Anti-government activist Ammon Bundy was arrested for the second time in two days Wednesday as cops dragged him from the Idaho Statehouse for defying a year-long ban on entering the building.
Idaho State Police put Bundy, 44, in a wheelchair and removed him from the Senate gallery.
He did not appear injured but didn’t respond to questions as he was wheeled from the Statehouse and through underground tunnels to a police vehicle.
Authorities arrested Bundy just a day earlier for trespassing after he refused to leave a meeting room where a few hours earlier angry protesters forced out lawmakers.
After this arrest, a decision was made to prohibit him from coming to the Statehouse for one year, following consultation with Republican Governor Brad Little, as well as leaders in the House and Senate.
‘We have a certain expectation of members of the Senate that they act in a way that is courteous and act in a way that is productive, and I think it’s also proper to ask that of the public who participates as well,’ Republican Sen. Kelly Anthon said.
Lawmakers are meeting in a special session called by Little because of the coronavirus, and Wednesday resumed work after two chaotic days.
On Tuesday, Bundy was wheeled from a meeting room into an elevator in a chair he apparently refused to get out of at around 5pm and charged with trespassing and resisting and obstructing officers.
At least a dozen Idaho State Police were forced to form a shield between legislators and a crowd of more than 100 protesters after the room became disruptive.
The protest was organized in opposition to a proposed liability law intended to shield schools, businesses and government entities from lawsuits from people who get COVID-19.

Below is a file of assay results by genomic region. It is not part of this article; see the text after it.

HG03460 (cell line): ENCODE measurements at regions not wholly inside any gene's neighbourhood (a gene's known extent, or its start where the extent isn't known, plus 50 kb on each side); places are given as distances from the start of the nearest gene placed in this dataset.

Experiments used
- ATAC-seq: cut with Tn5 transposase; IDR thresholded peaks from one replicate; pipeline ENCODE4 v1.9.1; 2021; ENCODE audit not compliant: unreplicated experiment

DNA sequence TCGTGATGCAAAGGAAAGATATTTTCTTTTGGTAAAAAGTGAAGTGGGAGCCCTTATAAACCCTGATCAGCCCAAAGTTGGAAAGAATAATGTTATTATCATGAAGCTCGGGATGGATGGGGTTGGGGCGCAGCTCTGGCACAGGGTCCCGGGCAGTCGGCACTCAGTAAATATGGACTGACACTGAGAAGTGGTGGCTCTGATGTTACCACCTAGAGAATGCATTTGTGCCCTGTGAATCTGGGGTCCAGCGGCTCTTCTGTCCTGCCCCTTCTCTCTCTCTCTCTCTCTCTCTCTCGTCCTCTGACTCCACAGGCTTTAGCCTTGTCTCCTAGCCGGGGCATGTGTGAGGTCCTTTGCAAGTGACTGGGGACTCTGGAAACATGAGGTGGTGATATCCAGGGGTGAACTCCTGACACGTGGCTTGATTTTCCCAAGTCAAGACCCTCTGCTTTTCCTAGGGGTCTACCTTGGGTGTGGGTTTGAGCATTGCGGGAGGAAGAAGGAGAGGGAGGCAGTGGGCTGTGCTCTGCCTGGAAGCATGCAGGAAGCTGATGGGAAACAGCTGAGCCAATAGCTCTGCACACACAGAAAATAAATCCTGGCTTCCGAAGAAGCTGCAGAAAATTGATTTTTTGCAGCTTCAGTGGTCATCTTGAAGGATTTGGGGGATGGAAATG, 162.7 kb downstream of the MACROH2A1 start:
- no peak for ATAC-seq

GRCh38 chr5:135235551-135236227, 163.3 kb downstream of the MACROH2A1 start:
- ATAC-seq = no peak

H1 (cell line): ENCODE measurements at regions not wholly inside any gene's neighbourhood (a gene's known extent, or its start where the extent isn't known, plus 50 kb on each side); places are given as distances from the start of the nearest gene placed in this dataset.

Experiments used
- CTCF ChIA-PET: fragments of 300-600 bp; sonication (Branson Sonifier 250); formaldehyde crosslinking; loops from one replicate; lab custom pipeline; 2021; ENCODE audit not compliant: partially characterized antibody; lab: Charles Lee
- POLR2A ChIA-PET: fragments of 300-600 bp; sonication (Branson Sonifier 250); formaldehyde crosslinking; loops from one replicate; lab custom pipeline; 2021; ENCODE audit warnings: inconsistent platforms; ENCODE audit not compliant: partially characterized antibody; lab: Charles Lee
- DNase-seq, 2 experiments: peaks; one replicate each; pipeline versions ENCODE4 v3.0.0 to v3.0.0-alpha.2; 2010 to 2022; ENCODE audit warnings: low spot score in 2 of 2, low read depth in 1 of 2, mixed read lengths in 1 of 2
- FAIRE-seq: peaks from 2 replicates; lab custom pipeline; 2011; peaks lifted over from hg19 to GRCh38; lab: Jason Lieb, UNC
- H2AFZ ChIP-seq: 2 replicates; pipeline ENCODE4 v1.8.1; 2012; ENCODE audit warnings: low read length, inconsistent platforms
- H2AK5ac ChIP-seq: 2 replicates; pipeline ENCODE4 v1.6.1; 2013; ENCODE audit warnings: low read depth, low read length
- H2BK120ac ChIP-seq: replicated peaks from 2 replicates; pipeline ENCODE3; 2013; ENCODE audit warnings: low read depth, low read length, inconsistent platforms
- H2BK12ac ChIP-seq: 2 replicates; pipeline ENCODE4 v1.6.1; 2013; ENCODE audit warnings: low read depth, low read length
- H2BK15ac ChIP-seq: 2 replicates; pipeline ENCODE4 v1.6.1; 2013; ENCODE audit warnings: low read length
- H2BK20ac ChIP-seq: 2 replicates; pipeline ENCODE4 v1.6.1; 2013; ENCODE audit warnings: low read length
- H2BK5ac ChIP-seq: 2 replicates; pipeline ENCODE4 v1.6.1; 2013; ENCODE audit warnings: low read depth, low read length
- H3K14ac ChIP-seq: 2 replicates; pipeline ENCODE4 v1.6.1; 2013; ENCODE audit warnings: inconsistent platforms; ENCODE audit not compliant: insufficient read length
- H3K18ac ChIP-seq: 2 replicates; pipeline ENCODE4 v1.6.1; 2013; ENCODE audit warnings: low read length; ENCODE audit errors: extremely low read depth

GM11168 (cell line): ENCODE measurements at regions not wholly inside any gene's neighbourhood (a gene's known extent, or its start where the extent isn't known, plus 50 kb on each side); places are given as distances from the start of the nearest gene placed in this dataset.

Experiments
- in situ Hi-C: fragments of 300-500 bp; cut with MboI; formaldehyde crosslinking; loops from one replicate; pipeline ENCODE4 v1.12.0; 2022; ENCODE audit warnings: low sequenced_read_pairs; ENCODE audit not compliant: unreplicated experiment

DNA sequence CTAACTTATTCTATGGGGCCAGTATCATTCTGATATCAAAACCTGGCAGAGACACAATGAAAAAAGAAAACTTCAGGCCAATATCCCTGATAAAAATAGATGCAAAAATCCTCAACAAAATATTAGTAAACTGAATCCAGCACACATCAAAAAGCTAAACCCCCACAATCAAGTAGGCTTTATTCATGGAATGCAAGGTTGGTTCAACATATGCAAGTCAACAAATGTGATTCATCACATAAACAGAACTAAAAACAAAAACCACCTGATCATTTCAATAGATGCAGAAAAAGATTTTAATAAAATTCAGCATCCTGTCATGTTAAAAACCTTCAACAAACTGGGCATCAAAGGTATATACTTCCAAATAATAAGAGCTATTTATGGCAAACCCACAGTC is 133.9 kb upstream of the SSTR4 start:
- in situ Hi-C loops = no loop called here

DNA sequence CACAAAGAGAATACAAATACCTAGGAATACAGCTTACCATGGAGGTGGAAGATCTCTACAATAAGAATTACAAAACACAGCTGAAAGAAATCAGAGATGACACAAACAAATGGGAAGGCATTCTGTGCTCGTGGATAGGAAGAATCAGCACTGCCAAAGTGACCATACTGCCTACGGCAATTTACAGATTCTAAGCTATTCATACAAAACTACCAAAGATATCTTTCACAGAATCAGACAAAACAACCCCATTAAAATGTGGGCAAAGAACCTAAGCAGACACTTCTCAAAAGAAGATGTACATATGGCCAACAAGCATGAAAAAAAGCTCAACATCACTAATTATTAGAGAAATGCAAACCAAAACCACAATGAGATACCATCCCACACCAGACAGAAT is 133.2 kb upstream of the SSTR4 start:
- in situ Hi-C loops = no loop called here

Some lawmakers also oppose the legislation they say will remove accountability.
‘The Idaho people are more than capable of keeping themselves safe… We, the people, are tired,’ Bundy told lawmakers Monday. ‘We are tired of government force, and we will only take it for so long. I recommend you act wisely, because we will not live in fear.’
Lawmakers on a House committee on Wednesday approved the liability legislation, which will be taken up by the full House and, if approved, considered by the Senate.
Two others were arrested alongside Bundy after police cleared the room, and they also refused to follow police commands to leave.
They were named by Idaho News 6 as Aaron Von Schmidt, 42, and Jill Watts, 38. They are charged with trespassing.
Another person was taken into custody earlier in the same room where protesters shouted down lawmakers. He was named by the Idaho Press as 33-year-old Bryan Bowermaster.
The incident follows another on Monday when angry protesters forced their way into the Idaho House gallery that had limited seating because of the coronavirus pandemic. The window of a glass door getting shattered as protesters jostled with police.
Protesters were ultimately let in when Republican House Speaker Scott Bedke stepped in, seeking to avoid violence.
Lawmakers were meeting in a special session called by Republican Gov. Brad Little because of the coronavirus pandemic.
Tuesday’s unrest started when the committee chairman, Republican Rep. Greg Chaney, directed two people sitting in an area reserved for credentialed members of the media to leave those seats.
Press credentials are controlled by the Capitol Correspondents Association.
#IdahoNews6 #InsideTheStatehouse — Here’s footage of Ammon Bundy being arrested Tuesday afternoon. More context here: https://t.co/2RnZNRKiAj pic.twitter.com/PlNUky8v0l
‘I’m not sure precisely what their goal is, but I’m absolutely sure that the two individuals whom I asked to leave were intending to create a scene,’ he said.
‘At times in the last 24 to 36 hours, this building has descended into complete chaos, and the only way to make sure that all citizens feel comfortable coming here to be heard is to make sure that we don’t allow rule deviations in general.’